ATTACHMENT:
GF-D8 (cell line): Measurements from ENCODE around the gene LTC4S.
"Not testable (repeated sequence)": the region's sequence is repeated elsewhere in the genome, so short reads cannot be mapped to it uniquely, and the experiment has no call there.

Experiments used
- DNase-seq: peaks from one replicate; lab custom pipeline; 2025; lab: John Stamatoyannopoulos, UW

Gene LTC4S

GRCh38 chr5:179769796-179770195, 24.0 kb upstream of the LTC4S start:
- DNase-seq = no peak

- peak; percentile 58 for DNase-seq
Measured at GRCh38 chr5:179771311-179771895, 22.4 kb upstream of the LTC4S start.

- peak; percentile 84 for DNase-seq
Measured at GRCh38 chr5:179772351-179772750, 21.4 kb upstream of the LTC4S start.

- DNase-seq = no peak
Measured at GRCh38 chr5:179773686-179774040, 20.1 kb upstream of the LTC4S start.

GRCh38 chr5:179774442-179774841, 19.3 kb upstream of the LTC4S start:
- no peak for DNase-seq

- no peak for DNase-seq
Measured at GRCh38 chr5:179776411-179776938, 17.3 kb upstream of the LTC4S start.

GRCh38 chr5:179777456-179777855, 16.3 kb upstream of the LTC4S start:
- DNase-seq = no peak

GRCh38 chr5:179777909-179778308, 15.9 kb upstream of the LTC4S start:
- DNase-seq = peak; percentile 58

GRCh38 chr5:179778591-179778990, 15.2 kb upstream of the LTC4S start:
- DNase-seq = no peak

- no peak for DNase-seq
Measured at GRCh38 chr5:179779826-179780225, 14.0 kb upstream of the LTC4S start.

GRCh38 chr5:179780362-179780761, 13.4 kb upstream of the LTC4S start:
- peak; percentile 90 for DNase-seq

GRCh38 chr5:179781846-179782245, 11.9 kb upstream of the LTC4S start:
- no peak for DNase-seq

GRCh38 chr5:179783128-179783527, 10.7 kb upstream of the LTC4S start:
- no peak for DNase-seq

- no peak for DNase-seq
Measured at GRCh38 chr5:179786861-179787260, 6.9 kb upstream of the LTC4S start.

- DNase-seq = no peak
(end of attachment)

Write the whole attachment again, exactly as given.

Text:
GF-D8 (cell line): Measurements from ENCODE around the gene LTC4S.
"Not testable (repeated sequence)": the region's sequence is repeated elsewhere in the genome, so short reads cannot be mapped to it uniquely, and the experiment has no call there.

Experiments used
- DNase-seq: peaks from one replicate; lab custom pipeline; 2025; lab: John Stamatoyannopoulos, UW

Gene LTC4S

GRCh38 chr5:179769796-179770195, 24.0 kb upstream of the LTC4S start:
- DNase-seq = no peak

- peak; percentile 58 for DNase-seq
Measured at GRCh38 chr5:179771311-179771895, 22.4 kb upstream of the LTC4S start.

- peak; percentile 84 for DNase-seq
Measured at GRCh38 chr5:179772351-179772750, 21.4 kb upstream of the LTC4S start.

- DNase-seq = no peak
Measured at GRCh38 chr5:179773686-179774040, 20.1 kb upstream of the LTC4S start.

GRCh38 chr5:179774442-179774841, 19.3 kb upstream of the LTC4S start:
- no peak for DNase-seq

- no peak for DNase-seq
Measured at GRCh38 chr5:179776411-179776938, 17.3 kb upstream of the LTC4S start.

GRCh38 chr5:179777456-179777855, 16.3 kb upstream of the LTC4S start:
- DNase-seq = no peak

GRCh38 chr5:179777909-179778308, 15.9 kb upstream of the LTC4S start:
- DNase-seq = peak; percentile 58

GRCh38 chr5:179778591-179778990, 15.2 kb upstream of the LTC4S start:
- DNase-seq = no peak

- no peak for DNase-seq
Measured at GRCh38 chr5:179779826-179780225, 14.0 kb upstream of the LTC4S start.

GRCh38 chr5:179780362-179780761, 13.4 kb upstream of the LTC4S start:
- peak; percentile 90 for DNase-seq

GRCh38 chr5:179781846-179782245, 11.9 kb upstream of the LTC4S start:
- no peak for DNase-seq

GRCh38 chr5:179783128-179783527, 10.7 kb upstream of the LTC4S start:
- no peak for DNase-seq

- no peak for DNase-seq
Measured at GRCh38 chr5:179786861-179787260, 6.9 kb upstream of the LTC4S start.

- DNase-seq = no peak